Carlin and Dogma

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The death of comedian George Carlin came as a shock. Not because I knew him personally, but as a visceral reaction to the end of an era, the era of my childhood. I am a baby boomer, born in the 50′s and coming of age in the 60′s and 70′s. Sex, Drugs, Rock and Roll: that great cultural leap off of the cliff like a horde of burnt out lemmings. This was the age in which dogma was criticized and overthrown: mass protest brought the Vietnam War to an end, women’s liberation, and civil rights stepped to the forefront of public consciousness. A vigilant media, tired of the lies of Richard Nixon, effectively brought his Presidency to an end. The state was staggered with body blows and sent reeling against the ropes.

George Carlin owed his livelihood to his unique ability in skewering the dogma of conventional wisdom on prime time in front of millions. We all knew what he was against, and as such he was one of us, a David throwing rocks at Goliath. As a man of little formal education, which is to say he did not have a PhD from an important school in an important discipline, Carlin was able for more than 40 years to identify the big lie and how it masquerades behind the mask of scientistic and legalistic façade. Dogma to Carlin was a dragon to be slain whenever and wherever it reared its noxious head.

The first step to solution of a problem is identification, and George Carlin was a master at identifying many of them. Carlin used humor as his primary tool in ironic perception, and with that lever he pried open many a mask over the façade of conventional wisdom. His cultural role was not to solve problems, but to identify them. No matter how bad things were he could always bring a smile and a laugh as one of the benighted speaking his mind regardless. He kicked political correctness right in the teeth while Bill Maher was still wearing diapers.

My favorite Carlin quote came from a monologue I watched in the 70′s one night at a friend’s house after a multi-hour skull-cracking study session in Angell Hall.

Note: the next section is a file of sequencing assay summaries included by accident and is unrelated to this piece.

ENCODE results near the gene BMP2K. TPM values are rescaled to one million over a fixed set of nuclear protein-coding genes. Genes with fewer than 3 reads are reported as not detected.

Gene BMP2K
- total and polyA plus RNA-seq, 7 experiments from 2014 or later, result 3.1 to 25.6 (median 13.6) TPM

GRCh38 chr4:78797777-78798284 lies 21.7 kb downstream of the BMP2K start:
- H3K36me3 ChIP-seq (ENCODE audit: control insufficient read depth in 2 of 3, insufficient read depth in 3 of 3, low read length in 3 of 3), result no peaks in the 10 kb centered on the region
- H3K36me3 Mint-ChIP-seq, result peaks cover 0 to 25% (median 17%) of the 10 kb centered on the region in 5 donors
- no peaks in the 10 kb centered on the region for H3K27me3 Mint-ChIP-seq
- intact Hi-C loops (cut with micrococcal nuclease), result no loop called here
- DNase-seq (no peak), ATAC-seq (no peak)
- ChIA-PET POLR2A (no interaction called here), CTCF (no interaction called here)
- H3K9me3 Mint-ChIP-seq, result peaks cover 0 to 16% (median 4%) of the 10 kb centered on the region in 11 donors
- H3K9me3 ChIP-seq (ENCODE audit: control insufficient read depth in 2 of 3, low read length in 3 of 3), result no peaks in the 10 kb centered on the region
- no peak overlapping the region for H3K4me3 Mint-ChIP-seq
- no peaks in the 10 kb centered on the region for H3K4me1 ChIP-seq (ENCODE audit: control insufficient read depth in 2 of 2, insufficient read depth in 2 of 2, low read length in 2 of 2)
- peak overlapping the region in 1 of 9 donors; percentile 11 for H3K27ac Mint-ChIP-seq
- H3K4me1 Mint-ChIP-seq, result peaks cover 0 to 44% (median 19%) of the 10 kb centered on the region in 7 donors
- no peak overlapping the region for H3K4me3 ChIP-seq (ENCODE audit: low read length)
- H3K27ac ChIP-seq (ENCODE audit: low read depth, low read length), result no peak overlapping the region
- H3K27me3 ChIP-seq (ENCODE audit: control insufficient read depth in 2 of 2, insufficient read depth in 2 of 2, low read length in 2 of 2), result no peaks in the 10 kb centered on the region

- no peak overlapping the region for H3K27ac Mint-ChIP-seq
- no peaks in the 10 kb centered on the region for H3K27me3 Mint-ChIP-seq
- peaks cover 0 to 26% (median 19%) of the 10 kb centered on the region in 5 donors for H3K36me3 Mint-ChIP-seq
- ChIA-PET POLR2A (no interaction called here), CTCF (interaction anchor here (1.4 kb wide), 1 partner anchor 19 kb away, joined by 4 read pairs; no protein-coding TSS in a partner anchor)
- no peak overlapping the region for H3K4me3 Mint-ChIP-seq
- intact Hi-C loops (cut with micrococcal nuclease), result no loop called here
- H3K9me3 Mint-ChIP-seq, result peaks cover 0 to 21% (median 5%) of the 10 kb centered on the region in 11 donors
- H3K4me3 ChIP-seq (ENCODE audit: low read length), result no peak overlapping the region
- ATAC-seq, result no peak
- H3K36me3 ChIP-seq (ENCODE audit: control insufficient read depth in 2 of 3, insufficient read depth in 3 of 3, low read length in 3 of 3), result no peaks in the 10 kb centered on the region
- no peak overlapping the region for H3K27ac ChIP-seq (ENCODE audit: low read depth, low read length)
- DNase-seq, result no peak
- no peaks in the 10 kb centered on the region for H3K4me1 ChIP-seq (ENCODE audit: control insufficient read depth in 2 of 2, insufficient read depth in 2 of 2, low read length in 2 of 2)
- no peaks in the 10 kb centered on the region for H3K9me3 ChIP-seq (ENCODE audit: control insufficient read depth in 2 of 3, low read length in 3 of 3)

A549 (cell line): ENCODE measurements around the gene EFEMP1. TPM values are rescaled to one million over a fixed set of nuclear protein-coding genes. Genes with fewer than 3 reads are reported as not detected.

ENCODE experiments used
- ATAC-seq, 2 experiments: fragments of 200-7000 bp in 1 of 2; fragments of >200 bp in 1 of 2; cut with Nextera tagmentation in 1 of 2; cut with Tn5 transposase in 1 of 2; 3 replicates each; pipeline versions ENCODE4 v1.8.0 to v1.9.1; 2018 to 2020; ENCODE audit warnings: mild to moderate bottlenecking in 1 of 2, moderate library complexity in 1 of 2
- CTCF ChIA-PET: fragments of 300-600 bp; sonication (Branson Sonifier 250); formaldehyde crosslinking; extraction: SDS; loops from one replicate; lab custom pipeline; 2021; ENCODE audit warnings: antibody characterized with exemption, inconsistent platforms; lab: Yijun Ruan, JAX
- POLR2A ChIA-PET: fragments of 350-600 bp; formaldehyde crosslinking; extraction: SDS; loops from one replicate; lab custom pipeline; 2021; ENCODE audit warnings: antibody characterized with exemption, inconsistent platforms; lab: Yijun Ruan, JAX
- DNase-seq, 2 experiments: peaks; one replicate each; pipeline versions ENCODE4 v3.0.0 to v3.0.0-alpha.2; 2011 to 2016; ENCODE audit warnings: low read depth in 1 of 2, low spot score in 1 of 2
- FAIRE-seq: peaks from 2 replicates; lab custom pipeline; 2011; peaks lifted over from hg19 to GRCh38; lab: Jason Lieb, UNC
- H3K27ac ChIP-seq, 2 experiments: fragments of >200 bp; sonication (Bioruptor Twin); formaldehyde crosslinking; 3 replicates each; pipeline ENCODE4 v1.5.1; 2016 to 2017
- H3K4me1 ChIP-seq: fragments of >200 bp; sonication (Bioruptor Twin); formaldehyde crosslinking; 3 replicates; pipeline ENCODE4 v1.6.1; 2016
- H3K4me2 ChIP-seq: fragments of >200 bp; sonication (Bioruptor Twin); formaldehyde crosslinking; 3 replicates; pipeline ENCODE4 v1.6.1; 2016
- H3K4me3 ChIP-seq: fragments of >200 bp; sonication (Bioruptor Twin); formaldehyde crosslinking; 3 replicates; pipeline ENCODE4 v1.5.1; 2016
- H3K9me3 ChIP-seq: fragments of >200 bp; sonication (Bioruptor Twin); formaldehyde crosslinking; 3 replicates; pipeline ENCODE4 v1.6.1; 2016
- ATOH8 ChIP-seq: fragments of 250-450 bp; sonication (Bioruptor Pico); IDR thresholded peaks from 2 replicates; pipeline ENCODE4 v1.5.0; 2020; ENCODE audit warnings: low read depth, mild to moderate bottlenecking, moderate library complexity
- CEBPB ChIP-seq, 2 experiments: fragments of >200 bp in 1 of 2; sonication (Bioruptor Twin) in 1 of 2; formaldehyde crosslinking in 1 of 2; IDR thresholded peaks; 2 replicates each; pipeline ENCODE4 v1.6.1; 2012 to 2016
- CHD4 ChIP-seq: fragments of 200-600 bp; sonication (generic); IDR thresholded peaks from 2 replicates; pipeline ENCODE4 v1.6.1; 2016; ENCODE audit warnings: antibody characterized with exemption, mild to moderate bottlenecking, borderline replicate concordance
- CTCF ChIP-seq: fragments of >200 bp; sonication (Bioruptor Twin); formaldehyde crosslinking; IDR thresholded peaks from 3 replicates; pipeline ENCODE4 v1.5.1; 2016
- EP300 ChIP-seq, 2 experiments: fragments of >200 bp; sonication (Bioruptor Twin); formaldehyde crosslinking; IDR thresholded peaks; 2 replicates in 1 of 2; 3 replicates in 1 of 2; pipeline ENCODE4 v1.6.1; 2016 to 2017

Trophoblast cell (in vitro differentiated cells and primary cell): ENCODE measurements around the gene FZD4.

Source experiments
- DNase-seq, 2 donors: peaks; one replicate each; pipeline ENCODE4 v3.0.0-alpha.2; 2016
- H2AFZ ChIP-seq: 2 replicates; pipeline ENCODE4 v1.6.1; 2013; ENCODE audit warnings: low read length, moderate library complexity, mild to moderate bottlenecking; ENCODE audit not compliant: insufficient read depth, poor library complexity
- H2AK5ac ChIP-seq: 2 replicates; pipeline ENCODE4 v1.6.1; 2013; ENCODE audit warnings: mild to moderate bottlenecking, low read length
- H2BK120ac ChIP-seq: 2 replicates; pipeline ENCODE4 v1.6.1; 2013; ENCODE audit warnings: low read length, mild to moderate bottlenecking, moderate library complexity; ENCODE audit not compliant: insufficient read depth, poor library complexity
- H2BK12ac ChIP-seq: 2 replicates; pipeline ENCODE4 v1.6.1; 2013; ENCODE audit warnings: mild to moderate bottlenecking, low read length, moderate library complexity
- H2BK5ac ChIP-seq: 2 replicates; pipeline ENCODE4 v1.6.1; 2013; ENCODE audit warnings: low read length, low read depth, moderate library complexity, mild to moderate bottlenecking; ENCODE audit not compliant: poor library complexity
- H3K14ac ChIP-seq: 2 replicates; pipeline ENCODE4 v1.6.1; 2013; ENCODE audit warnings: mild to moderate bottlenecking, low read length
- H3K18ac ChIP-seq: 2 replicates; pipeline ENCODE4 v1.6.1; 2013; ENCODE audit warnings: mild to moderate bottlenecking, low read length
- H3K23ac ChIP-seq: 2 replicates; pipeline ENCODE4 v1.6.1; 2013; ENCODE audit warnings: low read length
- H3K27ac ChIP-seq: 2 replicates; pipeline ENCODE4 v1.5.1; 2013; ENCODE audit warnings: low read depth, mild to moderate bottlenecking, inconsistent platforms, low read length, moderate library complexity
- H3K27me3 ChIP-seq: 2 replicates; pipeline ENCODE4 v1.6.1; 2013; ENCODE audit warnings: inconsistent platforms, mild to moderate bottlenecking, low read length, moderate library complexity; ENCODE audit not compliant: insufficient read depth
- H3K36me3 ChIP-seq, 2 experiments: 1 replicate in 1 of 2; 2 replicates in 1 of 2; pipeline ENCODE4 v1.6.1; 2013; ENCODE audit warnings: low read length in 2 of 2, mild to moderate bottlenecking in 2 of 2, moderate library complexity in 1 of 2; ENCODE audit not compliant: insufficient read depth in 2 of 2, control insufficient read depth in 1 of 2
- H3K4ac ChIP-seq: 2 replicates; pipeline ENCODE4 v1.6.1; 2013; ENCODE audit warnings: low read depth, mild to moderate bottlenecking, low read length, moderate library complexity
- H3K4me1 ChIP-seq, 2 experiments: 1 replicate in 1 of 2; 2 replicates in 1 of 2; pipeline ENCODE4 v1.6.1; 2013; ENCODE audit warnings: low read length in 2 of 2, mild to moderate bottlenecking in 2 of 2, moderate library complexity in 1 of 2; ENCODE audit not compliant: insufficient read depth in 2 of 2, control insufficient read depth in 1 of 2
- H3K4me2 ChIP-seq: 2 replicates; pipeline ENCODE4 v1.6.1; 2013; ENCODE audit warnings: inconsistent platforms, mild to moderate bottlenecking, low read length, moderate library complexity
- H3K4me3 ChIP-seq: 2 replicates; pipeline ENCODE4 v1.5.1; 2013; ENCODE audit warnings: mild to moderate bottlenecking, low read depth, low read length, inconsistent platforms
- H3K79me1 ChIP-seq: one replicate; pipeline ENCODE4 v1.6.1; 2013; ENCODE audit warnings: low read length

“I love people, I hate groups.
People are smart, groups are stupid.”
~ George Carlin

These simple words embodied Carlin’s philosophy of opposition to the status quo, the conventional wisdom. He rarely articulated who the enemy was, since his audiences knew it a priori. For baby boomers it was clear who it was, the man, the establishment. His philosophy embodied all that economic freedom and individual liberty enshrine. For Carlin individuals were sacrosanct and groups to be despised.

Individuals provide mankind faith, science, culture, music and philosophy. Groups take it away with lies, deception, theft and murder. While an avowed atheist he was, paradoxically, a man of deep faith. Faith in the ability of the individual to create meaning in life, despite one’s brief duration of life, despite the opposition of the privileged and the powerful. He stood on their stage and spat right in their eye.

Carlin knew that groups exist to imprison the individual, to place them in castes, to assign them limited possibilities, to dull their senses into acceptance of the inevitable, to use rape as the powerful desire. He recognized that in groups we find the bestiality of primitive man ascendant to run roughshod over the benighted masses. The cowardly hide behind groups as protection against being held accountable for their deviant behavior. During his professional career he saw Richard Nixon pervert the mantle of the leader of the free world for cynical personal ends. In the last decade of his career he saw the draft-dodging duo of Bush II and Evil Dick Cheney reincarnated as Nixon gone wild with an unlimited budget (4 trillion dollars in fresh debt for the unborn) and a façade of legitimacy to maim, crush or kill anyone desired.

Carlin railed against war, poverty, racism, sexism, how the privileged dupe the commoner in order to fleece them. He had no answers for these problems; only a firm conviction that group dynamics keep these perversions alive across the generations. The answer lies, where it has always lain, in the politics of Eighteenth Century Jeffersonian Democracy, that is to say, in the individual.

The world is a grayer place without George Carlin in it. Still I take comfort in the image of George Carlin standing with St. Peter in front of the pearly gates keeping the assholes out.

George Giles [send him mail] is an Independent writer in Nashville, TN.

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